4) Ask students to work on the next two examples in pairs. One student in each pair should read the first problem and use the Think-Aloud to work through it with a partner’s help. The second student should take the “lead” with the second problem. Remind students to share their explicit thinking with one another about what they are thinking as they make sense of the problem, where they have questions, etc.
5) Circulate to listen and ascertain that students talk about their thinking as they make sense of the word problems they are to solve using systems of equations. As necessary, prompt students to slow down and not skip steps.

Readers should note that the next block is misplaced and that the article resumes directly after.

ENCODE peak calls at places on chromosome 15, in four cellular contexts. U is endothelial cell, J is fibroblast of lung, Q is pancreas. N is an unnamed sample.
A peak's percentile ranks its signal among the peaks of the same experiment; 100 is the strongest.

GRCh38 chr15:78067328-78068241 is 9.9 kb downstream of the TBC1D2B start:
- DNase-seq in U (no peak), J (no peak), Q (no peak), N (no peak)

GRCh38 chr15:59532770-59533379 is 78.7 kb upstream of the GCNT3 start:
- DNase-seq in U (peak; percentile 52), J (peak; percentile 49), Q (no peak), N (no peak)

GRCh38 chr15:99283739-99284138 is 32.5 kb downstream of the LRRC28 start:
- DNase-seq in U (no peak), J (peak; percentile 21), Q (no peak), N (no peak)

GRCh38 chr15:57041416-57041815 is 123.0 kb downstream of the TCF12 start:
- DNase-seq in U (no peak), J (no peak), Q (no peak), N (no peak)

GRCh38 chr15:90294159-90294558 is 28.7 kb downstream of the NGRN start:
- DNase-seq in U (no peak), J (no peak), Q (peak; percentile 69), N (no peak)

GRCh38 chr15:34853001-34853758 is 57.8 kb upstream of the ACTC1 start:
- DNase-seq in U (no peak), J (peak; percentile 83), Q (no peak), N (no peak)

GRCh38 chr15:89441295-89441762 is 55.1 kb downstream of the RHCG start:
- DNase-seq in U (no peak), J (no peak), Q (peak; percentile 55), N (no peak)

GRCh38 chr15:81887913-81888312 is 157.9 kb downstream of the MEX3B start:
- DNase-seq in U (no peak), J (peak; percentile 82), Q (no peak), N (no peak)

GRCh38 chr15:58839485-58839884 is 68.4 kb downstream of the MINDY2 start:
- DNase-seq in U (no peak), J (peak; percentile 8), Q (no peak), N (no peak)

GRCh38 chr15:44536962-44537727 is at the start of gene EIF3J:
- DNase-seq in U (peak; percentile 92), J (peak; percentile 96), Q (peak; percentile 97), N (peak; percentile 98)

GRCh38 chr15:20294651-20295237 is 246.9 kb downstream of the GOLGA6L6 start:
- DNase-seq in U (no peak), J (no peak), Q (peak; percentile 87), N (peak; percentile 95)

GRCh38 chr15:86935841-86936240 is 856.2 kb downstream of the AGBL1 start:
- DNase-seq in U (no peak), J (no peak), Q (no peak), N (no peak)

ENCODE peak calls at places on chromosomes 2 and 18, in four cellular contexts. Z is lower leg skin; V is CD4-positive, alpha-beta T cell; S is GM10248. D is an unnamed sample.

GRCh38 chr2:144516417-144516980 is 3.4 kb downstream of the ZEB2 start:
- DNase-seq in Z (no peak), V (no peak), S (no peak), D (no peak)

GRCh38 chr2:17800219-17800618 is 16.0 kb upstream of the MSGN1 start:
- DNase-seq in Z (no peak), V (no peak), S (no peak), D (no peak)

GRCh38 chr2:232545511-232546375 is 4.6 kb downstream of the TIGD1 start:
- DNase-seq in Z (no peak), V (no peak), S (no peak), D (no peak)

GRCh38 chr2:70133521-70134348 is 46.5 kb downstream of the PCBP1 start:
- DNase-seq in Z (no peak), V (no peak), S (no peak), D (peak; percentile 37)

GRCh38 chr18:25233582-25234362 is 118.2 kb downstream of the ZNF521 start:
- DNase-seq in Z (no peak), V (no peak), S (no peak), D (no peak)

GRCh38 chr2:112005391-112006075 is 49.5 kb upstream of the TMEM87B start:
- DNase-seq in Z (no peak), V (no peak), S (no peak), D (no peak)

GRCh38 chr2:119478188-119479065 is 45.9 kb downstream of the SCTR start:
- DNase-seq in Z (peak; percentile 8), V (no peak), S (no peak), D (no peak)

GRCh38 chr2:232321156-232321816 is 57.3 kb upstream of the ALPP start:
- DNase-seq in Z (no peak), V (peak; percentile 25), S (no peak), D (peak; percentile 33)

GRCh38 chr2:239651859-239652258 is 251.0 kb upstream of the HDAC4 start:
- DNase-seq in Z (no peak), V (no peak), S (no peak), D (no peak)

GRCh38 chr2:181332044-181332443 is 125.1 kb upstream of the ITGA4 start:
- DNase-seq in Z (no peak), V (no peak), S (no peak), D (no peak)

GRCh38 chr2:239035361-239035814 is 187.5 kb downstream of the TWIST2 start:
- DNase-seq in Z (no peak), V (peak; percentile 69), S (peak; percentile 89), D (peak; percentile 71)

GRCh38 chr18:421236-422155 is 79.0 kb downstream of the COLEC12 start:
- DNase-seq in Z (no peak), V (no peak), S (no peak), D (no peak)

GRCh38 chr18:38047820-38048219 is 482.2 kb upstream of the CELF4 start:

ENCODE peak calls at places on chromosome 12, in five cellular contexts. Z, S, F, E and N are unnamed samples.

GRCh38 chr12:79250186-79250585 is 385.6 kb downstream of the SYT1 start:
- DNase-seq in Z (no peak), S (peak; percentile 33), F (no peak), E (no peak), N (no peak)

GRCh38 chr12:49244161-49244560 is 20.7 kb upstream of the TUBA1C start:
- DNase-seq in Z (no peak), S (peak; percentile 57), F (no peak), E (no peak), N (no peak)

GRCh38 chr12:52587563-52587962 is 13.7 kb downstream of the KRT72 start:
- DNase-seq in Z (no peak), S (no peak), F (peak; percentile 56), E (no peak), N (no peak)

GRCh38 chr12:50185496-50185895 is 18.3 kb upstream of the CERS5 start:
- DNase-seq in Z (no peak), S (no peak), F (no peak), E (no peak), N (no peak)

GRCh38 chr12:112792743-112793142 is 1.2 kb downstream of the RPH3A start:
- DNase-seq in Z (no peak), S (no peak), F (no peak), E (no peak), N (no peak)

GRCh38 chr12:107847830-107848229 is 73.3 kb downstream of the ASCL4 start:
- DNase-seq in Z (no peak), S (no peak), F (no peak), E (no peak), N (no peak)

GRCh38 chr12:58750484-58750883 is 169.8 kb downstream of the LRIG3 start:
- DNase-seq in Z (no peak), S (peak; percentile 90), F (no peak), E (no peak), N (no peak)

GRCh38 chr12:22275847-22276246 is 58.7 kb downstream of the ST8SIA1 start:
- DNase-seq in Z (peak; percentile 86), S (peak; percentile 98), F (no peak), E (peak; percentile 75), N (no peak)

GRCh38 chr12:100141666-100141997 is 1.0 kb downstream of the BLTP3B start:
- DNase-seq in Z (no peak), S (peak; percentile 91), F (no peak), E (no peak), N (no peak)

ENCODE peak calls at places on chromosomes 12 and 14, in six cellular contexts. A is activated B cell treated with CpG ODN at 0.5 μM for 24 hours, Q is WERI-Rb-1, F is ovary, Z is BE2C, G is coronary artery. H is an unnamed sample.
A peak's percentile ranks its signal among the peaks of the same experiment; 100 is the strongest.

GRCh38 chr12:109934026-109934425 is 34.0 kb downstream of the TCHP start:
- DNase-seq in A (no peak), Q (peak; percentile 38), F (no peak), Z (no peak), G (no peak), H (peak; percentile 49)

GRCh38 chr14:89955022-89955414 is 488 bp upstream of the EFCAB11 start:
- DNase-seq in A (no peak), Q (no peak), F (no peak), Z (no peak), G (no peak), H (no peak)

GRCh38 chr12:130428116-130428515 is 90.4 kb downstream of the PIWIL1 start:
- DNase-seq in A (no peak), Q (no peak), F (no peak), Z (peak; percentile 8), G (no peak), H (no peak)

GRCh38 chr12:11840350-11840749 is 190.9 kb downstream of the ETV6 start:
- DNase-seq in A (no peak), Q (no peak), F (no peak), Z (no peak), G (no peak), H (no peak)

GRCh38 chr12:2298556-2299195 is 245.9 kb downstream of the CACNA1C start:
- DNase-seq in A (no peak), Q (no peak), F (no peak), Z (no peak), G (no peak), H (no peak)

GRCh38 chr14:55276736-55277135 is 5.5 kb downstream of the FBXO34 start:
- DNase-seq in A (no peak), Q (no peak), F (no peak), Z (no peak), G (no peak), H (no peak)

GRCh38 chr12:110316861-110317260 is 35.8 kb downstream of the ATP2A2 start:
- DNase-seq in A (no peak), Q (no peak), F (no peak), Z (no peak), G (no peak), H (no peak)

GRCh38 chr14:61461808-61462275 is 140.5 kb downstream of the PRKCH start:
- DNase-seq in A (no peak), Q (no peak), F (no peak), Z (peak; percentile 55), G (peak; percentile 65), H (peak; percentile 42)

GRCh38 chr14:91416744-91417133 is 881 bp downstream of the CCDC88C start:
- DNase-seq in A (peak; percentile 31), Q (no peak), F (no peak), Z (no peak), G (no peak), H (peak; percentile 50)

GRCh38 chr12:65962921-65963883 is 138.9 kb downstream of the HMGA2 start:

After Reading/Learning (20 minutes)
Literacy outcome: Students will reflect on how their use of the Think-Aloud strategy affected their understanding of sections of a mathematics text and/or how to solve word problems.
Teacher facilitation:
1)Ask pairs to join with other pairs and share responses to the following questions written on the board:
  • How did you go about thinking through each problem or section of the text? Did both pairs use exactly the same thinking and reasoning?
  • How did the use of the Think-Aloud affect the way you approached solving the word problem or reading the section of the text? What was it like to listen to another person’s thinking?
2) Ask students to continue practicing the Think-Aloud strategy while reading more of the chapter about solving systems of equations or while working on related word problems.
Suggested Subsequent Lessons